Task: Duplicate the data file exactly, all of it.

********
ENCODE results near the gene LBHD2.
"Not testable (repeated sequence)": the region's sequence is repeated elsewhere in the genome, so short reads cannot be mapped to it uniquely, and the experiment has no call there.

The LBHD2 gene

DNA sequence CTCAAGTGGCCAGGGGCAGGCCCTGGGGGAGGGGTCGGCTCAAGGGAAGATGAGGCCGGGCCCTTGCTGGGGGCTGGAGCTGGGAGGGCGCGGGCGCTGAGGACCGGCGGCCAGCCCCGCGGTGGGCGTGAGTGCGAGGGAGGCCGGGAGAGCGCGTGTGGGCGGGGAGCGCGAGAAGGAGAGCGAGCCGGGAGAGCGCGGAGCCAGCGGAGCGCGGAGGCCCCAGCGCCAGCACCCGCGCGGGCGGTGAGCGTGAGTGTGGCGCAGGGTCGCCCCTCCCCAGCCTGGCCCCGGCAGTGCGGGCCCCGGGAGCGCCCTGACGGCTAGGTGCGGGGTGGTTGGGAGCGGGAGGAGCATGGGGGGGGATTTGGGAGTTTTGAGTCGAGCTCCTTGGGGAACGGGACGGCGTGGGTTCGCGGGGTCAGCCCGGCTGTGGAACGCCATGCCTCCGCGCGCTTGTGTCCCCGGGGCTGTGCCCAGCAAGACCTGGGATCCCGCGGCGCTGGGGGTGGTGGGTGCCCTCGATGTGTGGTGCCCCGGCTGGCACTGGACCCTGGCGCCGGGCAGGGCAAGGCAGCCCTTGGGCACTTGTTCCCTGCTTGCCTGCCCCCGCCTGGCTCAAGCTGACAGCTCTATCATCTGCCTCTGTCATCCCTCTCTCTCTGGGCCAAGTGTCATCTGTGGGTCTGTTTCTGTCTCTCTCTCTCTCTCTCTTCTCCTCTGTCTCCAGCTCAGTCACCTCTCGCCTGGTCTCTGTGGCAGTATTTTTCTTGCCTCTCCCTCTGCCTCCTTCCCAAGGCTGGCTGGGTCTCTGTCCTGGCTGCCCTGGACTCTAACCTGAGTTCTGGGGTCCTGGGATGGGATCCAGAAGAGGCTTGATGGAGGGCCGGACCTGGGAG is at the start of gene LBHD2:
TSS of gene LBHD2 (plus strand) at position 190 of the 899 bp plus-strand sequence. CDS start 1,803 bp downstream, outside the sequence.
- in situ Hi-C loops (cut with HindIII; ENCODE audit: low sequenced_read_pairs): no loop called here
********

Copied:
ENCODE results near the gene LBHD2.
"Not testable (repeated sequence)": the region's sequence is repeated elsewhere in the genome, so short reads cannot be mapped to it uniquely, and the experiment has no call there.

The LBHD2 gene

DNA sequence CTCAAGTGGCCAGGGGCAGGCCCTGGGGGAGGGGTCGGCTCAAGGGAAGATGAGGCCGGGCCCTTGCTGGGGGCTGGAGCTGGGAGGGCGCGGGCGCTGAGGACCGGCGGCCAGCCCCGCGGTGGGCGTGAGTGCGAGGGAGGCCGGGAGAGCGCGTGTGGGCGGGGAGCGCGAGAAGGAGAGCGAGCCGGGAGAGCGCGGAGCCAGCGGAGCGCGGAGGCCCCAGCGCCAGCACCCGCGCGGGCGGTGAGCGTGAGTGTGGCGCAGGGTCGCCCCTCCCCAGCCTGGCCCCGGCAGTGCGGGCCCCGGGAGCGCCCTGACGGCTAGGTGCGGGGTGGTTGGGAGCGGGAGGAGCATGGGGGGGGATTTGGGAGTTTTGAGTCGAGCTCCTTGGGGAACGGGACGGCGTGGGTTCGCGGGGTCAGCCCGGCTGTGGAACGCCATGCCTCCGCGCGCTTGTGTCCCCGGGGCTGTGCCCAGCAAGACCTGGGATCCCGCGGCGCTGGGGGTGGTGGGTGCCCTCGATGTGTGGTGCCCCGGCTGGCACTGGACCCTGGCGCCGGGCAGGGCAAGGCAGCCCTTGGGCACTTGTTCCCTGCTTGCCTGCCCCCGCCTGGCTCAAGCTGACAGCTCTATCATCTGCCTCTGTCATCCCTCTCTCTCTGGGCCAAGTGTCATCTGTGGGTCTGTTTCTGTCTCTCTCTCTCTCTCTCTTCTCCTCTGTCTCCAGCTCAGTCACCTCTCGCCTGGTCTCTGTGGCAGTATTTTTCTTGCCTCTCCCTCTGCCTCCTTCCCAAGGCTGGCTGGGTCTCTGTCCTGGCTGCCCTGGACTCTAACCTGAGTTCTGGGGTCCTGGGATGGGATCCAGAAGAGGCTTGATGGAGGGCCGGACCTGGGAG is at the start of gene LBHD2:
TSS of gene LBHD2 (plus strand) at position 190 of the 899 bp plus-strand sequence. CDS start 1,803 bp downstream, outside the sequence.
- in situ Hi-C loops (cut with HindIII; ENCODE audit: low sequenced_read_pairs): no loop called here